How do social networks and online communities work together?
I was recently asked this question for inclusion in a white paper. I thought I would write a blog post on the subject because my answer ended up being more lengthy than I first planned.
To first understand how social networks and communities work together we need to frame the meaning and usage of both entities.
“A social network (SN) is a social structure made up of a set of actors (such as individuals or organizations) and the dyadic ties between these actors.”
“An online community (OC) is a virtual community that exists online and whose members enable its existence through taking part in membership ritual.”
From these two definitions we could say that the difference between SN and OC is that the OC is based around membership ritual rather that social or work related ties between individuals, in effect the OC is a tribe. However it is never as clear cut as that and indeed an OC may contain dyadic ties but this does not make it a SN.
Now we understand the use of the 2 types of network it is possible to start to answer the original question.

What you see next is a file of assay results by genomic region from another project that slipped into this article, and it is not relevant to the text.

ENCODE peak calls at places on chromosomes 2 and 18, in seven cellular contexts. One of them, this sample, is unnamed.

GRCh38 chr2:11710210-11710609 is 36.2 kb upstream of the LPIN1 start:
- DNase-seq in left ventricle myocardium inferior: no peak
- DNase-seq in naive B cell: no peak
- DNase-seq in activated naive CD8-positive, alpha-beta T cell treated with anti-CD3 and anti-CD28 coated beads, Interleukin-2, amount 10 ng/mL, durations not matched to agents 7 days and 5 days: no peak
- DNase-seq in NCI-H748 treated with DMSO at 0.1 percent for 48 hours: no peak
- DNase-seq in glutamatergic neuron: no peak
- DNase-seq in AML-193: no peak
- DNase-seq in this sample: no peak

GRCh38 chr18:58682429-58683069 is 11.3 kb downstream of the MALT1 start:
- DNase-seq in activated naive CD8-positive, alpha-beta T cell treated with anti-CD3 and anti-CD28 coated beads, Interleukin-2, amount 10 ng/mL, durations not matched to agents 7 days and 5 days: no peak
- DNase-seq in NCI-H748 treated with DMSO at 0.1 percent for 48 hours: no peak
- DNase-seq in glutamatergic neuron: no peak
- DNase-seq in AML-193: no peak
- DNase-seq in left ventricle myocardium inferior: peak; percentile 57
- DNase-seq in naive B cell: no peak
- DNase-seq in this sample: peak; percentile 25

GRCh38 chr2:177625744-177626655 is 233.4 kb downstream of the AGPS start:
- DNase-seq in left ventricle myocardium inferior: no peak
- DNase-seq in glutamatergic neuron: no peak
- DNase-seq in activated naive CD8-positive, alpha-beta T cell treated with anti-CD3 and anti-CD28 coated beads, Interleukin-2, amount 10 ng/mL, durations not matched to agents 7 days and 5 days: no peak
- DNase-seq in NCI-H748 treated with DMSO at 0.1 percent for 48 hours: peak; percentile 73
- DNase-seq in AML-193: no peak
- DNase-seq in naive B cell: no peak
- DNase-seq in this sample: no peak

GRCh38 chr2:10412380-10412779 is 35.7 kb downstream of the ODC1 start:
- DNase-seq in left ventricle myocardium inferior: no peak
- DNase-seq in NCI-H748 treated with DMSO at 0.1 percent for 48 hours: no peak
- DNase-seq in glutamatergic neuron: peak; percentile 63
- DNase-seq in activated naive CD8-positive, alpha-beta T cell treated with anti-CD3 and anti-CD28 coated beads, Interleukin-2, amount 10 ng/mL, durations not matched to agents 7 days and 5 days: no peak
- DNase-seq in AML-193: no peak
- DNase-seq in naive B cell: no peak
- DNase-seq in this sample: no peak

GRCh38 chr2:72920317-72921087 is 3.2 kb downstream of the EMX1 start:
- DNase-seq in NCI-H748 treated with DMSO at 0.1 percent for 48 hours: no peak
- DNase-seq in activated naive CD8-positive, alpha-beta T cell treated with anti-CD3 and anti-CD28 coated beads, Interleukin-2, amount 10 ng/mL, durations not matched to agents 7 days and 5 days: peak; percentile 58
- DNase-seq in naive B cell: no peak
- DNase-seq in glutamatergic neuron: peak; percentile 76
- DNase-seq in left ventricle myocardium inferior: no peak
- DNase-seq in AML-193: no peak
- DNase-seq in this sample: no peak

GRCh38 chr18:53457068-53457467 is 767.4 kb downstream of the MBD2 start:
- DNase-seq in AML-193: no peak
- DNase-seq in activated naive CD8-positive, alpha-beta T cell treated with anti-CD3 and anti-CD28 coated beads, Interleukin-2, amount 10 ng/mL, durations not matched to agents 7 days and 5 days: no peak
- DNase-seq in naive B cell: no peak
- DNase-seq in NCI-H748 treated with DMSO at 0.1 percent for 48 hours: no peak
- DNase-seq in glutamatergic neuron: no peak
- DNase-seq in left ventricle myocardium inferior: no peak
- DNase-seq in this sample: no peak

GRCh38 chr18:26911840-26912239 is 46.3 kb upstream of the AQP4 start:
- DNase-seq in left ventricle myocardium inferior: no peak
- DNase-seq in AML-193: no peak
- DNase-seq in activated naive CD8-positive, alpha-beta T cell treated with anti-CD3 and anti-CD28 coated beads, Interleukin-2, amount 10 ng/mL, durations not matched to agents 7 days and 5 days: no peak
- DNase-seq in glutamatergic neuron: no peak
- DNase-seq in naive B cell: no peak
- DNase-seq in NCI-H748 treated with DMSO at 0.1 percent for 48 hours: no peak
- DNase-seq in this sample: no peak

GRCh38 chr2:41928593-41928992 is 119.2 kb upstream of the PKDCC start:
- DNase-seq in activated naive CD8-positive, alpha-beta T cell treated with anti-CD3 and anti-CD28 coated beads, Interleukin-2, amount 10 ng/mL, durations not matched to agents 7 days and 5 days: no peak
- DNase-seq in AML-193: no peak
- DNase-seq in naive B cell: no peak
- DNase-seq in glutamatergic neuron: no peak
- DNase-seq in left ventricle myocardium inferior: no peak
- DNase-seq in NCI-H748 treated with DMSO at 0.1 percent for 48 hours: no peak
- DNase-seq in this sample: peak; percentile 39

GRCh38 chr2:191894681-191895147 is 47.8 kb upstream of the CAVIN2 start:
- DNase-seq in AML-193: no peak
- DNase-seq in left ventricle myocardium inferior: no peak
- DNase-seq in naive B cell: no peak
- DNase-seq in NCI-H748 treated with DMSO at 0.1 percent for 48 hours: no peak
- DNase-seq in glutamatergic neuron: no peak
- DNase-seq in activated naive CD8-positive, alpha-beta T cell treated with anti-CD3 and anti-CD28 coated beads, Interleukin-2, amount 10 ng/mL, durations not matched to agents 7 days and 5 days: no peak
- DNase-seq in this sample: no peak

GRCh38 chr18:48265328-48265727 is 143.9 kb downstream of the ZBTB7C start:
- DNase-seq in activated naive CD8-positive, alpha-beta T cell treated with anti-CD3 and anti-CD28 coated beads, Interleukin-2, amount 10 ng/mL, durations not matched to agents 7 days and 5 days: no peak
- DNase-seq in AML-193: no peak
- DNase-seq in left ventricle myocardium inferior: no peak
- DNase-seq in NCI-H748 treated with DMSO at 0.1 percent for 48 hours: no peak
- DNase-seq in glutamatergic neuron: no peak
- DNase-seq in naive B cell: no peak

The SN is a tool that is a broadcast mechanism but with the added benefit of having relationship validation. So the first mechanism is to allow your tribe members on the OC to push stuff out to the SN organically (this is one of the reasons we built the product Nexus). By doing this you are not trying to control the engagement, you are only providing a solution to allow the OC tribe members to extend their reach.
An alternative SN and OC interaction is through managed engagement. Managed engagement is what most marketing departments understand clearly, they produce content that is pushed out onto SN’s and try and create engagement to entice users to join the tribe. This is also something that is being packaged and sold as a product by digital agencies as the solution to your online SN presence.
Personally I believe that organic engagement is more valuable than managed engagement. By allowing tribe members to market to non-tribe members you stand a much better chance of converting them to being part of the tribe. That’s not to say that I do not think managed engagement is not also valuable. Managed engagement is particularly useful at the outset of a new project to generate the initial big bang. It is also useful for communicating the values and tone of your tribe and also broadcasting general communication and competitions.
One of our recent projects Bragstr have got the balance of organic and managed engagement just right. The project has been marketed through SN and offline marketing activities. But their core concept is encouraging the tribe to share content on SN to bring users back onto the OC and I’m pretty sure there are features coming soon that will only increase the organic engagement.